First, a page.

Perspectives on the 'Great' War
Rückblick auf den Ersten Weltkrieg
Queen Mary, University of London
1-4 August 2014
To mark the centenary of the outbreak of the First World War, an international, multi-disciplinary conference is being organised by the School of Languages, Linguistics and Film and the School of History at Queen Mary, University of London, the Open University, and the Department of German at University College London. The organizers are working in partnership with the Imperial War Museum, the German Historical Institute, the Leo Baeck Institute London, and the Centre for Anglo-German Cultural Relations (Queen Mary, University of London). The conference will be hosted at Queen Mary, University of London on its attractive campus in the East End of the city. The oldest Jewish cemetery in London is situated on site and the campus is close to the Olympic Park, Docklands, Victoria Park, the Regent's Canal and many other places of interest.
The keynote speakers will include:
- Professor Elza Adamowicz (Queen Mary, University of London)
- Professor Christopher Clark (University of Cambridge)
- Professor Jonathan Steinberg (University of Pennsylvania)
- Professor Sam Williamson (University of the South)
- Professor Jay Winter (Yale University)
- Professor David Stevenson (London School of Economics and Political Science)
- Professor Michael Epkenhans (Zentrum für Militärgeschichte und Sozialwissenschaften der Bundeswehr)
This conference will mark the outbreak of the First World War, which was named the "Great War" from as early as 1916, when it was already referred to as the "Great European War". The dates for this event match exactly the four days between Germany's declaration of war on Russia and the British declaration of war on Germany. Although the USA remained neutral at this point, the conference does not neglect its eventual involvement. Almost every nation involved in the World War will represented by our speakers: Germany and Austria, Great Britain, the USA and Canada, Ireland, the Middle East and India, Japan, China, Australia and New Zealand, the former African colonies of both Germany and Britain, the Balkans, Poland, Russia, Spain, Italy and Portugal. As well as national and regional perspectives, the following perspectives and topics have emerged: political and military perspectives; colonial perspectives; Jewish perspectives (cultural and religious); other religious and confessional perspectives; the perspectives of occupied territories; gendered perspectives; science, technology and medicine; and the arts.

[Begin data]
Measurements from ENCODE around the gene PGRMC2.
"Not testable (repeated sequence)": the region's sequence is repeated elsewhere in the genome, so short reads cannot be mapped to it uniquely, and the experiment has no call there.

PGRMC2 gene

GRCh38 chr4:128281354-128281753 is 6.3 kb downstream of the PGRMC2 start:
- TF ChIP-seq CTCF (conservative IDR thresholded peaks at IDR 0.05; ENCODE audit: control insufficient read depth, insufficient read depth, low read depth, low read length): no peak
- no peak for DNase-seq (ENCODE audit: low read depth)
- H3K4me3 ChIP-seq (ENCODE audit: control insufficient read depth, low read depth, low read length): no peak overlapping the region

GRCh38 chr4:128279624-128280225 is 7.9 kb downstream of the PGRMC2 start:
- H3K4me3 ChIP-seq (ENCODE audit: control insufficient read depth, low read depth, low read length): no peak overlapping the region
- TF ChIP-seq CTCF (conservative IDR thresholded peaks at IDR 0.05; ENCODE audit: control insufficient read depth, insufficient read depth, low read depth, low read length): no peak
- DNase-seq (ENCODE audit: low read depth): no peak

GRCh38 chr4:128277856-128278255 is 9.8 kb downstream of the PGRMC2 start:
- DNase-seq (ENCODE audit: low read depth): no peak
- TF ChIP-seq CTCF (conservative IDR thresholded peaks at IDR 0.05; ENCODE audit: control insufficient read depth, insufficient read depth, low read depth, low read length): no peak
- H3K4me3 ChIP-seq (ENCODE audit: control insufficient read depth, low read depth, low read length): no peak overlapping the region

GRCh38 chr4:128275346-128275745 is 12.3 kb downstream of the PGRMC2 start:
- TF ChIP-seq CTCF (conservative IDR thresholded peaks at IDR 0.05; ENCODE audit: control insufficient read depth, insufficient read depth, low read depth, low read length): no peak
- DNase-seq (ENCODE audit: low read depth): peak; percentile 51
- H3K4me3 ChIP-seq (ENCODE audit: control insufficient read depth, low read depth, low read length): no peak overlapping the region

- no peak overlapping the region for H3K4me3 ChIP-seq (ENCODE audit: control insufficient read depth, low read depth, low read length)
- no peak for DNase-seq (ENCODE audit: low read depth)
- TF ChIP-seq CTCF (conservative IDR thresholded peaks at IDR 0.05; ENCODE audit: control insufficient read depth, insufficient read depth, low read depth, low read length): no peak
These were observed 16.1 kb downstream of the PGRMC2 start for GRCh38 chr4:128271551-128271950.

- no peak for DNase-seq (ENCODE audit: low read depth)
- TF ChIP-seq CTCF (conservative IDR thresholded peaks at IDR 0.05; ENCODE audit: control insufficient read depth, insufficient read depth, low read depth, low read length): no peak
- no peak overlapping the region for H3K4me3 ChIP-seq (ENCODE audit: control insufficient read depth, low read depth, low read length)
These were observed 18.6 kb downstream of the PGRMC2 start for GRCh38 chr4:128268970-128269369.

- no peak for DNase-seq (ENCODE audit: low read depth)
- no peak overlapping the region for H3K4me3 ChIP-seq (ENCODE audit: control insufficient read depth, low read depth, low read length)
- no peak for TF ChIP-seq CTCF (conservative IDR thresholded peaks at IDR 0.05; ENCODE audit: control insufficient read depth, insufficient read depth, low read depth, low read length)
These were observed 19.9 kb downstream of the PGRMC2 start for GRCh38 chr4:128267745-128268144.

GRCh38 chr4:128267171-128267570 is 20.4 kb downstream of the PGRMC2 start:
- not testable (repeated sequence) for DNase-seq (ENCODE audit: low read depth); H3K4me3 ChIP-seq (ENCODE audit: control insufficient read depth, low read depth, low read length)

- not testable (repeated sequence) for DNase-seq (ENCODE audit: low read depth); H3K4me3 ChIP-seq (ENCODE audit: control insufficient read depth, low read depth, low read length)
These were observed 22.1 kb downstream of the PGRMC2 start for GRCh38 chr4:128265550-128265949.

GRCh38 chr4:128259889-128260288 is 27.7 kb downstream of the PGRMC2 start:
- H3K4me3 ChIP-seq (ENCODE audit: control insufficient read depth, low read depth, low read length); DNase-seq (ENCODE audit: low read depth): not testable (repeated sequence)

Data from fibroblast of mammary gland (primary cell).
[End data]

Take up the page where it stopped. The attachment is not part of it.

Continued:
The conference committee is currently planning a programme based on some 150 abstracts that have been submitted. You can download a copy of the draft programme [PDF], which will be updated on a regular basis.
A number of cultural and social events will also be included on the programme.
The list of abstracts is continuously being updated. Download the most up-to-date PDF file of it.
Funding and fees
Our university will be able to provide some funding, but cannot promise to fund the entire event or pay speakers' expenses. We will therefore have to charge a fee to cover our internal expenses, but we will keep this as small as possible. We will charge a reduced fee for students.
We cannot promise to publish all conference papers, but we do intend to produce one collection of refereed articles. We are currently negotiating with a number of publishers and will announce any developments as soon as they become concrete.